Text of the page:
Preparing Students Better Through Direct Observation

September 21, 2017 by School of Medicine Webmaster

This summer, the School of Medicine began a pilot program to use assessment of entrustable professional activities (EPA) to measure the competencies of medical students and their readiness to perform patient care tasks. The EPAs are the tasks a resident should be able to perform from day one of their training; activities such as taking a patient history, documenting an encounter, performing basic procedures (e.g., starting an IV), collaborating as part of an interprofessional team, and interpreting lab values.

A lot of what we’ve done in clinical education is based on presumptive trust. Performing an EPA assessment involves direct observation to collect data about a student’s abilities. Teachers provide feedback to students about their strengths and about skills they need to develop further and the learners then use this information to improve. For teachers, these data allow trust to be grounded in fact and enables them to design individual learning experiences for students. The School of Medicine also will be able to use the information from assessments to target curricular innovation for all students.

The pilot has been a positive experience for both learners and teachers. Here’s what some of those involved have to say about it:

Joshua Eby, MD
Assistant Professor Professor of Medicine

“This was an opportunity to help students do better with histories and physical exams and a nice venue to allow attendings to give honest feedback without feeling like it’s affecting a student’s grades. Because of this, it allows for a more open discussion with constructive criticism on how a student is performing.”

Sarah Dillon
School of Medicine, Class of 2019

“I may have been the first or one of the first to do an EPA. I liked it because it formalized a process that was already being done. I think that physicians are good at giving feedback to students, but this ensured that regular feedback was happening. It was helpful to have it happen early on in the rotation, so that I could get advice on what to work on. I did my EPA with Dr. Eby, who gave me great advice on history taking and physical exam skills. One of the big takeaways I had was how he emphasized the importance of the physical exam — taking my time and developing my own routine with doing an exam, head to toe, and being very thorough.”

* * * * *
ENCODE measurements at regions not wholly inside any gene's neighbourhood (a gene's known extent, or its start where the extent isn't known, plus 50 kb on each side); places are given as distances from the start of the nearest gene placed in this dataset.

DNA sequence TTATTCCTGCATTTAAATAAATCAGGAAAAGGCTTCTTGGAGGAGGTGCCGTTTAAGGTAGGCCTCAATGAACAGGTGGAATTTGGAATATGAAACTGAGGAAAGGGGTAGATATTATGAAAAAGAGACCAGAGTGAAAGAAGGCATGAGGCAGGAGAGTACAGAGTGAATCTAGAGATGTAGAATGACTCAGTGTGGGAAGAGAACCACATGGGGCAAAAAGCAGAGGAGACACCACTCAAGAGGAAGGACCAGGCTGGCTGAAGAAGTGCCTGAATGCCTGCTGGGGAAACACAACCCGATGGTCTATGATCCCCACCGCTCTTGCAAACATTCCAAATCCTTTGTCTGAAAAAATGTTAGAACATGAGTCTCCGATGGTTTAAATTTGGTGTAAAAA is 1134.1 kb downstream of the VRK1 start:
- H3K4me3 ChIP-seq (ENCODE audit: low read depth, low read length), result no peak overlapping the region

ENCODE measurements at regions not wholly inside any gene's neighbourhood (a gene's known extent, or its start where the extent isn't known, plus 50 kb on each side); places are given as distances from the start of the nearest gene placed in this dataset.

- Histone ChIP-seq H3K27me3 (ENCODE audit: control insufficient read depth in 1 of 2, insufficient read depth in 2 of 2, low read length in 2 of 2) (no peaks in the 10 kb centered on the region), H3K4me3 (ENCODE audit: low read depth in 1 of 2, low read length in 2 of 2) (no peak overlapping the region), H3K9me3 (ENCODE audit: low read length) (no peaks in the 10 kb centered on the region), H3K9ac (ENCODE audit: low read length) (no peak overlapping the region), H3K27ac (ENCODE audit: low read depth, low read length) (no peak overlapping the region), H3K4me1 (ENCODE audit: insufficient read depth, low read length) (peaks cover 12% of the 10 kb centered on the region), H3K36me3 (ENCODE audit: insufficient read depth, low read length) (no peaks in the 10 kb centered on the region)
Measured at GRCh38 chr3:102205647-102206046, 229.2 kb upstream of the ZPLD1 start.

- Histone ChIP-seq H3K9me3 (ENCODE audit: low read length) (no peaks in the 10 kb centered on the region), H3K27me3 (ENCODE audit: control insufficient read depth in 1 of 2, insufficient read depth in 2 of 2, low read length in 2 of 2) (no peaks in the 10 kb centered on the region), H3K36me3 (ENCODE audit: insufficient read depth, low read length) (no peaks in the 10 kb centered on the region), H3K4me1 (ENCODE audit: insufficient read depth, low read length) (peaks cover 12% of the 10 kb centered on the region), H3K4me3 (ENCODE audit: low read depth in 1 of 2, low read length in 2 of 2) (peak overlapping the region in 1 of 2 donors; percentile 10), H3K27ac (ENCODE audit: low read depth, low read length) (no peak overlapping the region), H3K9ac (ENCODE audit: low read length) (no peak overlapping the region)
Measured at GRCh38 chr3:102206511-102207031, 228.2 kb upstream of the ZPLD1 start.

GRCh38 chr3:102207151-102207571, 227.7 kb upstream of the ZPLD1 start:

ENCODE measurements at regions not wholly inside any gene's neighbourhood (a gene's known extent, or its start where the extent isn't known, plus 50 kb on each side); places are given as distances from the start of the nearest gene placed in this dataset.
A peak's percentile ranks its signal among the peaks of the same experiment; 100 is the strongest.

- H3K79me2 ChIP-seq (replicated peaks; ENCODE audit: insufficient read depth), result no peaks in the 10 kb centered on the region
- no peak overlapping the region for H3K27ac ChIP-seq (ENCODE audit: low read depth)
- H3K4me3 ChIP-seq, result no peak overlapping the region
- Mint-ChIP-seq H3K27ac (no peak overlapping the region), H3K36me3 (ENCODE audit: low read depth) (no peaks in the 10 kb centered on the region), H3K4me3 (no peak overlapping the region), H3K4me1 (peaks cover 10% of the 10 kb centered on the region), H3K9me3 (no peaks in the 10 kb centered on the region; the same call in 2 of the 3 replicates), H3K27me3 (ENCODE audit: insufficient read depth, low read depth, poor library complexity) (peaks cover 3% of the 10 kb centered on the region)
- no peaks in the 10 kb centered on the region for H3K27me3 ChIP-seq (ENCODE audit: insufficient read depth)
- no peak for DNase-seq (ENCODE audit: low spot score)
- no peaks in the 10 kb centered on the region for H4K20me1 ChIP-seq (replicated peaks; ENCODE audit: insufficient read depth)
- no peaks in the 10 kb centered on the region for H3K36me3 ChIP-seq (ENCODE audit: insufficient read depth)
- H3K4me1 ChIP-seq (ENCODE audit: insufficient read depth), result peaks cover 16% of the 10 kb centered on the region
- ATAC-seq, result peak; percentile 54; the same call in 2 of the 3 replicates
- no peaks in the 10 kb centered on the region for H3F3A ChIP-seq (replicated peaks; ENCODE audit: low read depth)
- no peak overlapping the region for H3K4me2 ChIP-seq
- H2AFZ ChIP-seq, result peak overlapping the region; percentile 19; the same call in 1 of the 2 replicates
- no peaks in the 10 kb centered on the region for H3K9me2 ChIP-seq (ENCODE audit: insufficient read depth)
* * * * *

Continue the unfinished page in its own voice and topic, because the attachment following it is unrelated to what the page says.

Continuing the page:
Brian Uthlaut, MD
Associate Professor of Medicine, Division of General Medicine
Program Director, Internal Medicine Residency Program

“One success so far has been in organizing a large number of our general medicine inpatient teaching faculty to come together for faculty development on EPA-based assessment. This was the largest workplace based assessment activity that I’ve been a part of at UVA. It was a good step for us, as we grow in terms of bedside observation, skills, and consistent observation of our medical students. I look forward to a greater environment for bedside observation for all of our learners — from medical students to residents to fellows. I think that the faculty development that we’ve started — and increasing comfort level with this — is an important step in achieving more frequent and higher quality bedside observation.

 As we get the faculty up to speed, I’ve heard positive feedback from faculty about the quality of the time they’ve been able to spend with our students at the bedside … we are off to a good start and this is really a very common-sense way to train our students with higher reliability.”

Mitch Rosner, MD
Chair, Department of Medicine
“It is critical to have methods to critically evaluate the skills of our students in real-world situations. We need to ensure that our students are as prepared as possible to enter residency and this program goes a long way in achieving this goal. It is gratifying to see UVA lead the way nationally in this program.”

In the next phase of the pilot, students, faculty and residents from the departments of pediatrics and Ob/Gyn will engage in EPA-based assessments.

Many thanks to the leadership team (Drs. Mitch Rosner, Gerald Donowitz, Molly Hughes, Alex Millard, and Brian Uthlaut), the faculty and the residents from the department of medicine for supporting this initiative and for their commitment to our students and the educational mission.

R.J. Canterbury, MD, MS, DLFAPA
Wilford W. Spradlin Professor
Senior Associate Dean for Education

Filed Under: Education, Faculty